Walking onto the hallowed grounds of Oakmont Country Club was like an out-of-body experience for me. For all the years I had watched on television, looked at pictures in magazines and books, and even walked the course as a spectator at the 2010 U.S. Women's Open, nothing compared to being in the moment that was playing this golf course.
I knew what I was in for. Oakmont is widely considered one of the most difficult courses in North America. The fairways are tight; there are 210 deep bunkers here; and as I would soon find out, its reputation for hard, fast greens was very much a reality. As a nine handicap, I was just hoping to break 100.
My day at Oakmont commenced with the presentation of my own “screen door” locker, a tour of the majestic clubhouse and lunch in the main dining room overlooking the 18th green.
The participants—in addition to myself, of course—were Oakmont members Larry Werner, chair of the club's communications committee; John Fitzgerald, the OCC historian; and my friend and golfing compadre Mark Perry.
Larry and John were two of the nicest people we had met. It didn’t take long before they felt like old friends.
Roaming around inside the clubhouse is like walking through a hall of fame—a museum of sorts that proudly displays images and mementos from the incredible number of major championships that have taken place here. Pictures, golf clubs, trophies, framed posters, plaques and autographs. Think Nicklaus, Palmer, Snead, Hogan, Armour, Sarazen, Jones—the list of the best professional golfers to ever play the game competitively at Oakmont is seemingly endless inside this beautiful building.
And here I was, where they had been. It was, in a word, overwhelming.
I could’ve spent the entire day just wandering the halls. John served as our tour guide. He was incredibly knowledgeable and his recollection from one event to the next throughout history was astounding.
Everyone—and I mean everyone—knew John as they passed him inside the clubhouse, most greeting him with Mr. Fitzgerald while some close friends referred to him as “Fitz.” He insisted I call him John, which I would find was the down-to-earth norm at a place where an elitist country club stuffiness simply doesn't exist. In fact, I cannot recall even one employee that didn't smile at me and say "Hello" during my stay.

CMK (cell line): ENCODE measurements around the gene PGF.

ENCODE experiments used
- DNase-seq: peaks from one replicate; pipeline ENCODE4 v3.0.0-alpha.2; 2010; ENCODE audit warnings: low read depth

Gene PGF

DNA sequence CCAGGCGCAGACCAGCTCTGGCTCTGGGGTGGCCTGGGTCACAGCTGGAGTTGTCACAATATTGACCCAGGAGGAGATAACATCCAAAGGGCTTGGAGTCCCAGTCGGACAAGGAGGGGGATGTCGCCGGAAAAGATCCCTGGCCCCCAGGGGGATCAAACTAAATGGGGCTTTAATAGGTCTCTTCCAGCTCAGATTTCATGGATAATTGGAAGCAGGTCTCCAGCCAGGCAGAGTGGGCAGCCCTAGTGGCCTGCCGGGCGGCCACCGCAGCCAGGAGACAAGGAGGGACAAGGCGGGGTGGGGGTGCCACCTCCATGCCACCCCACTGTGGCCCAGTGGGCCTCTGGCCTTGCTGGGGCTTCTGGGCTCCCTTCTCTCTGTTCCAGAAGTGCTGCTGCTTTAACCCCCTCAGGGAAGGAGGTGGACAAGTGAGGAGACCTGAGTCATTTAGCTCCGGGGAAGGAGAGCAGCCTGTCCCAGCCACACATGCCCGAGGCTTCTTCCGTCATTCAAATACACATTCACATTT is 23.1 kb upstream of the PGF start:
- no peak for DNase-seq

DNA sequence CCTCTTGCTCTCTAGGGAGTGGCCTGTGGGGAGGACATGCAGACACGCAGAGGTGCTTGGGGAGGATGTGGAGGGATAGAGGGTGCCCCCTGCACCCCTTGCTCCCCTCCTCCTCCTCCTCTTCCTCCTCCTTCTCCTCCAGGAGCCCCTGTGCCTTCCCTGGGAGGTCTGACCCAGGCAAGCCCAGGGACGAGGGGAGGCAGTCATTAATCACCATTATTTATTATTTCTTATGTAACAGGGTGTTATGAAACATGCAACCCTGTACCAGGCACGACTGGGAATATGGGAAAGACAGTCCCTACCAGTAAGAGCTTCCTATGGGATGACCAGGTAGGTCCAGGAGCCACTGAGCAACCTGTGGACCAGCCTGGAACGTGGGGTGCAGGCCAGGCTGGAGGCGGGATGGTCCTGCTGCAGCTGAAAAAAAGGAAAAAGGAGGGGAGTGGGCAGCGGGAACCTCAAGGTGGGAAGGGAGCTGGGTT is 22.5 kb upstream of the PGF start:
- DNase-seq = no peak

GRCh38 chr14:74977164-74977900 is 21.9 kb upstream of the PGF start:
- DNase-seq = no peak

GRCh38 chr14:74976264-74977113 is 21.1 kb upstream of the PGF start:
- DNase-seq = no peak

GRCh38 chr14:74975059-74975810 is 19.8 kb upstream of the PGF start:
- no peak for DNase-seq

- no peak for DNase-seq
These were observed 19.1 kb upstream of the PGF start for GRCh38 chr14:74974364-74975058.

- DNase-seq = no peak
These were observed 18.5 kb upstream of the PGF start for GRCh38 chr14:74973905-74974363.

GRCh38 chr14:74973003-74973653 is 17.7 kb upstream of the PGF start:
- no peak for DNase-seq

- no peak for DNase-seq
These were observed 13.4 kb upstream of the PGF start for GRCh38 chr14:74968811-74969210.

After hitting a dozen or so warmup shots on the practice range and putting green, I approached the first tee where Larry handed me a score card and pencil. At that point, I felt a little out of sorts, but I maintained my composure. This was really happening.
I didn’t think I would be able to move, let alone make a decent swing off the first tee, but I managed a drive that faded just into the right rough, leaving myself a blind short-iron approach into the opening par-four hole. I made double bogey thanks largely to a chunky second shot, but I was still breathing.
Proudly coming off a two-putt par at No. 2, I anticipated what was going to be one of the highlights of my day—the club's signature No. 3 hole that features the famed "Church Pews Bunker" to the left of the fairway.
As our foursome approached the tee, we came to a halt, waiting for the group in front of us to clear. Everyone seemed to be taking in a moment under the shade of a large tree next to the tee on this 90 degree day—until I broke the silence with, "I can't believe I'm standing here."
I promptly deposited my tee shot into the aforementioned landmark.
My playing partners chuckled, only because they assumed I did it on purpose.
I remember telling LPGA star Paula Creamer—who won the 2010 U.S. Women’s Open here at OCC—that if I didn't hit it into the Church Pews, I was going in there anyway for a photo op. Well, there I was, standing in the Church Pews. But not on purpose. I had to find a way out without destroying my entire round. My caddy Ryan suggested a sideways escape into the No. 4 fairway. We took care of the photo op later in the day.
Even though I didn’t play my best golf, I relished every shot on this meticulously groomed course. All the while, I found myself being transported back through the ages, where I remembered those legends that came before me.
How I wish I could travel back in time to see Ben Hogan win the U.S. Open here in 1953. Or to see Arnold Palmer and Jack Nicklaus exchanging a handshake after the playoff that decided the 1962 U.S. Open, a moment that is well known as the beginning of the Nicklaus-Palmer rivalry. I could go on and on listing the major championships I wish I could’ve witnessed here.
I got lost in this golf course. Any sense of time or anything else I might have normally been thinking about was gone. I was in the moment and enjoying every second of it.
I would’ve broken 90 if I had not stubbornly taken four shots out of a deep bunker to the left of the green on No. 17. That seemingly docile 296-yard par-four punished me as it has so many others. On my scorecard, an eight. But heck, even Phil Rodgers made an eight here to drop out of contention in the 1962 U.S. Open, paving the way for the famous Palmer-Nicklaus playoff. So, I didn’t feel quite as bad. But it bothered me. I muttered my way to the 18th tee, knowing my “snowman” just crushed what was shaping up to be a pretty decent back nine.
As I stood on the tee and looked down the fairway leading to the clubhouse, I had to laugh and again say, “I can’t believe I’m standing here.”
Every time I think about my first experience at Oakmont, it brings a smile to my face and a memory that will never leave.